OAuth? Oaths is an authorization standard for API’s that does away with logins and passwords to grant authorization to a third-party
Why OAuth? Every day a new websites are launched which tie services from different sites and offer you
OAuth Definitions Service provider The website or web-service where the restricted resources are located User User have ‘stuff’ they don’t want to make pubic on the service provider but they do want to share it with another site Consumer The name for the application trying access the users resources Protected Resources The ‘stuff’ oauth protects and allow access. Tokens Tokens are used instead of user credentials to access resources
Jane wants to share some of her vacation photos with her friends. Jane uses Faji, a photo sharing site, for sharing journey photos. She signs into her faji.com account, and uploads two photos which she marks private. Using OAuth terminology Jane is the User Faji is the Service Provider. The 2 photos Jane uploaded are the Protected Resources. OAuth Example
Jane wants to share them with her grandmother. But grandma doesn’t have an internet connection so Jane plans to order prints and have them mailed to grandma. Being a responsible person, Jane uses Beppa, an environmentally friendly photo printing service. Using OAuth terminology, Beppa is the Consumer. Beppa must use OAuth to gain access to the photos in order to print them.
When Beppa added support for Faji photo import, a Beppa developer known in OAuth as a Consumer Developer obtained a Consumer Key and Consumer Secret from Faji to be used with Faji’s OAuth-enabled API. Using OAuth terminology, Consumer Key Consumer secret
Beppa requests from Faji a Request Token. At this point, the Request Token is not User-specific, and can be used by Beppa to gain User approval from Jane to access her private photos. Using OAuth terminology, Request Token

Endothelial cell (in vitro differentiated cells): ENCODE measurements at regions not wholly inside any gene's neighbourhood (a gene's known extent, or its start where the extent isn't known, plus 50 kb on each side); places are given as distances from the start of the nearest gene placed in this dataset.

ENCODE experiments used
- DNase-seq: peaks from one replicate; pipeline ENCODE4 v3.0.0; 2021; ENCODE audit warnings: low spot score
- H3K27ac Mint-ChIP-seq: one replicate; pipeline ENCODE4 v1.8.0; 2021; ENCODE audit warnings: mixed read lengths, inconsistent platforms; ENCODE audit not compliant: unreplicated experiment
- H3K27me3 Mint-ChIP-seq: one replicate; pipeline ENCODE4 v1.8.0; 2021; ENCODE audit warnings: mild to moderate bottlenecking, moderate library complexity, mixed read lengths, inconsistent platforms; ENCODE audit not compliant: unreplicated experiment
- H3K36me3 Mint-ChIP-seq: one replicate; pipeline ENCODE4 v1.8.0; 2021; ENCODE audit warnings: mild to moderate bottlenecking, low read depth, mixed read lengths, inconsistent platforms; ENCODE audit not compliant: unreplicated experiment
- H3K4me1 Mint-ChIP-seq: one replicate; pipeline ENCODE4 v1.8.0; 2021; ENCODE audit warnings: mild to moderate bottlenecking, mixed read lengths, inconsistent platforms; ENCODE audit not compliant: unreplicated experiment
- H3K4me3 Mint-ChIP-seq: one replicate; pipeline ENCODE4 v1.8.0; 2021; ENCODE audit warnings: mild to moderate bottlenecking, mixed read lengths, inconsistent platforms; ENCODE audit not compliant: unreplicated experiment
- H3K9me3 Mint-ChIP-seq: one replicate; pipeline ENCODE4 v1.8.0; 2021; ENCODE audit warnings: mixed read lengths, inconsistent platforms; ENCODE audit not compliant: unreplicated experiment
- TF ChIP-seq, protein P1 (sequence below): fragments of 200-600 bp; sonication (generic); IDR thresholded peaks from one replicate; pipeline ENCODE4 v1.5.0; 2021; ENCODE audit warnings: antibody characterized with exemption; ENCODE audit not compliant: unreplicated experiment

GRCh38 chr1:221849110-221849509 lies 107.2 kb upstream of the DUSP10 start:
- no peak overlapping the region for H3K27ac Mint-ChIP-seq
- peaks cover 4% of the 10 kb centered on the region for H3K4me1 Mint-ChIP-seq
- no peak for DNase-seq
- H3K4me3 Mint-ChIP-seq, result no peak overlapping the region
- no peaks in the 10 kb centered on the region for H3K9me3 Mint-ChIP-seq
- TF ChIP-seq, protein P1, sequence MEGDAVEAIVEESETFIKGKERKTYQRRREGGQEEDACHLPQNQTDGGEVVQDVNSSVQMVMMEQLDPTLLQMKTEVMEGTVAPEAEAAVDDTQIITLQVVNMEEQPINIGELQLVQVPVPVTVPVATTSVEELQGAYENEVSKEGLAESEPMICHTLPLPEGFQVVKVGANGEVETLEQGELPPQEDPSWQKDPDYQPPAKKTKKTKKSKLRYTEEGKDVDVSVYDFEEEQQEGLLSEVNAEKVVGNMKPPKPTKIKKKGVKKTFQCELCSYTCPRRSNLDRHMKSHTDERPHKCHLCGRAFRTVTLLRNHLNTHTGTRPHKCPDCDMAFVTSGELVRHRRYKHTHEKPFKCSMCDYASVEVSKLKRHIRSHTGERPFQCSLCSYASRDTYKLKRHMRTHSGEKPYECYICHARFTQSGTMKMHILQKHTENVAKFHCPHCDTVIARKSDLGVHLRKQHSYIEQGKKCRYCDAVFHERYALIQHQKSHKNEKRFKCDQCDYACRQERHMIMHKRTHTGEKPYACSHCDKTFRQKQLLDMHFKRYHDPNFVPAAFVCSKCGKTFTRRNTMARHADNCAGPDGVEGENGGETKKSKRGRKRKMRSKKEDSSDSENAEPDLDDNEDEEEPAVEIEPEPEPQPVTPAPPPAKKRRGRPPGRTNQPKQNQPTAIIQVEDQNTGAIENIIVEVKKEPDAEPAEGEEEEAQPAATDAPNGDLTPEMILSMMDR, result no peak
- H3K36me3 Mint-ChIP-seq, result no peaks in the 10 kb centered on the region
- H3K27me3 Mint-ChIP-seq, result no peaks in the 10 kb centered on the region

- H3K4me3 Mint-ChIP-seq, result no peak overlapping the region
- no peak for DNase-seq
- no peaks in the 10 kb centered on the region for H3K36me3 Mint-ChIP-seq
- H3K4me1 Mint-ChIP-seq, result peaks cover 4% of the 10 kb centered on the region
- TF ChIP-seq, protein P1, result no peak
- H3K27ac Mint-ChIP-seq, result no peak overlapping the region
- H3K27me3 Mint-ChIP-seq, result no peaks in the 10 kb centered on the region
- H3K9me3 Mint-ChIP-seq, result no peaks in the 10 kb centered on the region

When Beppa receives the Request Token, it redirects Jane to the Faji OAuth User Authorization URL with the Request Token and asks Faji to redirect Jane back once approval has been granted to http://beppa.com/order. Using OAuth terminology, Oauth User Authorization URL Call Back URL
After successfully logging into Faji, Jane is asked to grant access to Beppa, the Consumer. Faji informs Jane of who is requesting access (in this case Beppa) and the type of access being granted. Jane can approve or deny access.
Jane waits for Beppa to present her with her photos fetched from her Faji account.
While Jane waits, Beppa uses the authorized Request Token and exchanges it for an Access Token. Request Tokens are only good for obtaining User approval, while Access Tokens are used to access Protected Resources, in this case Jane’s photos. In the first request, Beppa exchanges the Request Token for an Access Token and in the second (can be multiple requests, one for a list of photos, and a few more to get each photo) request gets the photos. Using OAuth terminology, Access Token
Jane is very impressed how Beppa grabbed her photos without asking for her username and password. She likes what she sees and place the print order.
Tokens OAuth uses three types of credentials Client credentials (consumer key and secret) Temporary credentials (request token and secret) Token credentials (access token and secret)